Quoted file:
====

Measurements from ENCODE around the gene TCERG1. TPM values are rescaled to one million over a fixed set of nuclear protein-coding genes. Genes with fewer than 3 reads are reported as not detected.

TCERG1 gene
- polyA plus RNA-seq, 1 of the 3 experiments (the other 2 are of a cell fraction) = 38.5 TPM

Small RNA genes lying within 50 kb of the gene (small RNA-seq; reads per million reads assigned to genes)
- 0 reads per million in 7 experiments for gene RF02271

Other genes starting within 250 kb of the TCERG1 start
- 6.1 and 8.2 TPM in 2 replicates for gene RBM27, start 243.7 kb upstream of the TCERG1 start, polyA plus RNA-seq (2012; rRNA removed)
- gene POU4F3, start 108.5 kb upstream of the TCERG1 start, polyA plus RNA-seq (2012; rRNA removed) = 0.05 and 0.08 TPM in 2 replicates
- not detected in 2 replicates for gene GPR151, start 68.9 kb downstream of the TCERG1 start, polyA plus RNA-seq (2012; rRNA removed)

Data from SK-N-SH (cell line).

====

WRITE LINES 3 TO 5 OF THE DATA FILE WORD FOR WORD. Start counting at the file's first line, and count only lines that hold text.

- polyA plus RNA-seq, 1 of the 3 experiments (the other 2 are of a cell fraction) = 38.5 TPM

Small RNA genes lying within 50 kb of the gene (small RNA-seq; reads per million reads assigned to genes)
- 0 reads per million in 7 experiments for gene RF02271